Fears and worries related to order or symmetry
Fears that things need to be in order/clean/in the right place to avoid something bad happening.
While people can recognize that their fears may be irrational, they still feel compelled to carry out certain actions.
Causes of OCD
There are a number of different causes that have been proposed for OCD. However, despite considerable research, scientists have not so far been able to identify a definitive cause for OCD. Some theories include:
- Biological factors such as different brain activity/areas of the brain being activated.
- PANDAS - Pediatric Autoimmune Neuropsychiatric Disorders Associated with Streptococcal Infection
- Genetic Factors - Studies suggest that someone with OCD is perhaps four times more likely to have another family member with OCD than someone who does not.
- Chemical Imbalance - OCD has been considered from the perspective of biochemical imbalance, and in particular the neurotransmitter, serotonin.
- Psychological Explanations - Behavioral, Cognitive and Psychoanalytic Theories
- Mental Health issues such as depression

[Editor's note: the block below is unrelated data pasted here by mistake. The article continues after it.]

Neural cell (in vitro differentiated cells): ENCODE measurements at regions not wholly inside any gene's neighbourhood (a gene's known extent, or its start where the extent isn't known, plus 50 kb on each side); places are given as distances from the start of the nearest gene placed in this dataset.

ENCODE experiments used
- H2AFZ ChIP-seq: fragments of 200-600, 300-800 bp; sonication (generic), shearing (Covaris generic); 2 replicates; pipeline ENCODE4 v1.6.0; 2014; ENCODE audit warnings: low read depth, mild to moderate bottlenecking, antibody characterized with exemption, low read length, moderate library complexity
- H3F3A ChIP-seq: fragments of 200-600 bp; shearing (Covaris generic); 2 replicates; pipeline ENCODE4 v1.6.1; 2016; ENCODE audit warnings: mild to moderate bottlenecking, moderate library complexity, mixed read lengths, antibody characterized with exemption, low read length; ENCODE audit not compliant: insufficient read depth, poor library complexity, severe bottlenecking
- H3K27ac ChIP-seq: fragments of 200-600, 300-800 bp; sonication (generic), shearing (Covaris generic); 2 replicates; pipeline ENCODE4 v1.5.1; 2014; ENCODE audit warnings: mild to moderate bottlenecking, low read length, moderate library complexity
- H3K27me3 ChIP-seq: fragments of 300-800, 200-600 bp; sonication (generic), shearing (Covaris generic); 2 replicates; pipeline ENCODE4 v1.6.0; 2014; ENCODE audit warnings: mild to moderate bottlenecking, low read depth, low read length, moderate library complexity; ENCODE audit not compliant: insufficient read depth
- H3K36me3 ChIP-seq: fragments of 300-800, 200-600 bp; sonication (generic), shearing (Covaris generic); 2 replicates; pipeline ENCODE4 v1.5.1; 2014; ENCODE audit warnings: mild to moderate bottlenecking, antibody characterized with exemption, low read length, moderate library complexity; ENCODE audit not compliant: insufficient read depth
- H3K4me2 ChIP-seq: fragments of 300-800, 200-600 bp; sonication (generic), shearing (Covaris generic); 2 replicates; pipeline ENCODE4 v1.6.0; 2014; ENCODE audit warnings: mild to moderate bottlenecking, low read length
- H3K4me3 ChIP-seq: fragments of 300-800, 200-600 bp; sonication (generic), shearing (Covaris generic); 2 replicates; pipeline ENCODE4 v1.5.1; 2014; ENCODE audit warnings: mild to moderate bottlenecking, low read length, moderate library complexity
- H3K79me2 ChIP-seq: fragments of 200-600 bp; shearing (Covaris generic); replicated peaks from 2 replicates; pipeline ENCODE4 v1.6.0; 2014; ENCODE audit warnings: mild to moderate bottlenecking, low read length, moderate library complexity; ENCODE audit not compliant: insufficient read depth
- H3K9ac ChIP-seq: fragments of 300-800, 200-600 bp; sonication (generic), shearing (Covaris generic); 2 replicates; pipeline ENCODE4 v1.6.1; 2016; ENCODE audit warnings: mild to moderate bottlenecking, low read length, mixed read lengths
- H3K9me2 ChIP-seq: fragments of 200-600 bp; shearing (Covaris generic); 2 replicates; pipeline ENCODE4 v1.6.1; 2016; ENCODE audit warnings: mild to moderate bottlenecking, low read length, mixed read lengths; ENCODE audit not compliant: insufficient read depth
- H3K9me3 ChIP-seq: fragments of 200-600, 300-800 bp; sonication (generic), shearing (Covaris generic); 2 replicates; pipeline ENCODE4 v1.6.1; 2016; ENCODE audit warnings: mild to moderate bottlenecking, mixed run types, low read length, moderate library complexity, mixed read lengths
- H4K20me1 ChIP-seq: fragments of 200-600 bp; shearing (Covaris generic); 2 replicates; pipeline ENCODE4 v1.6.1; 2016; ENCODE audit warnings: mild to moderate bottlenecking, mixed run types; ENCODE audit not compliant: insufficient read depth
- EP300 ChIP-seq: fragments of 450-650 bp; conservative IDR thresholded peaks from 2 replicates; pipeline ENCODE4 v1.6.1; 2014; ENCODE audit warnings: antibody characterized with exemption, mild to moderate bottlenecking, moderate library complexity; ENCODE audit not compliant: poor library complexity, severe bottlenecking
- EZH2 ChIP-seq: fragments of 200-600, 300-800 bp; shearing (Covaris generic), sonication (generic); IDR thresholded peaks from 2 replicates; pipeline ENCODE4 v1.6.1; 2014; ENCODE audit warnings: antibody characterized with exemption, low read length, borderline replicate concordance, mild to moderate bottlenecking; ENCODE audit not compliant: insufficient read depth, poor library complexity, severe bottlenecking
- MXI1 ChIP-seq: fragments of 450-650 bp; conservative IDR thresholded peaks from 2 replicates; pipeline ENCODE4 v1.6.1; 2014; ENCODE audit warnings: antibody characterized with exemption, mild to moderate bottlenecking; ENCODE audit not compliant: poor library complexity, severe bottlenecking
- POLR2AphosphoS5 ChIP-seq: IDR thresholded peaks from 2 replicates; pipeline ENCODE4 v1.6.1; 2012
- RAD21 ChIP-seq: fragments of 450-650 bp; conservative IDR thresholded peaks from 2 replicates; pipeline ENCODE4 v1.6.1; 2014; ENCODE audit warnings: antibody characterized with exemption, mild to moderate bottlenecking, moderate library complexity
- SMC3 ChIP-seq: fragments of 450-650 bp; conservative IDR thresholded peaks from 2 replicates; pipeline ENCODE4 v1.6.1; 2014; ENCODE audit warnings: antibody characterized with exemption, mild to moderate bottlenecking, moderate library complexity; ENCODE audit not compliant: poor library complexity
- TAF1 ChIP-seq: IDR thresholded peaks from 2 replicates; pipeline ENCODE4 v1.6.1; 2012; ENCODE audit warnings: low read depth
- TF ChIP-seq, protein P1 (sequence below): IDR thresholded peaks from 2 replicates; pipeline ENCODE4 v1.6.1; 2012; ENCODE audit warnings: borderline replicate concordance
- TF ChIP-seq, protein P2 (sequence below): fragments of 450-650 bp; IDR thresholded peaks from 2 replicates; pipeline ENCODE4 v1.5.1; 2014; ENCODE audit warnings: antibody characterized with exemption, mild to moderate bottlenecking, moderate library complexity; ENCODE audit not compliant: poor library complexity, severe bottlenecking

- Life Stressors
Diagnosis of OCD
In the past, sufferers of OCD would often go undiagnosed for years, in part owing to lack of knowledge about the condition, but also because people tended to be highly secretive about their difficulties owing to a strong sense of embarrassment, guilt and even shame about their condition. As a result, people would often wait an average of 10–15 years between symptoms developing and seeking help and so delayed diagnosis was very much an issue.
Fortunately, owing to increased understanding and awareness, people are getting diagnosed much sooner, even if that is sometimes unofficially or self-diagnosis. OCD is diagnosed through interview, self report measures such as the Obsessive Compulsive Interview (OCI) and by using the criteria set out in the DSM-5 (Diagnostic and Statistical Manual of Mental Disorders, Fifth Edition)
Treatment for most anxiety disorders consists of two possible elements: psychological therapy and medication.
- Psychological therapies: the therapy with the strongest evidence base is Cognitive-Behavioral Therapy or CBT. This works by focusing on how your thoughts affect how you feel and behave and looks to challenge dysfunctional thoughts and understand core self-beliefs (the assumptions we have about ourselves and others as well as the world around us) to change behavior. Exposure and Response Prevention (ERP) is a form of CBT which looks to enable you to confront your obsessions and prevent compulsions.
- Medication: the first point of call with medication tends to be to prescribe an anti-depressant, often of the SSRI (Specific Serotonin Re-uptake Inhibitor) variety.
- Deep brain stimulation is a highly experimental and somewhat controversial treatment currently under investigation as a treatment option for OCD; however research remains inconclusive.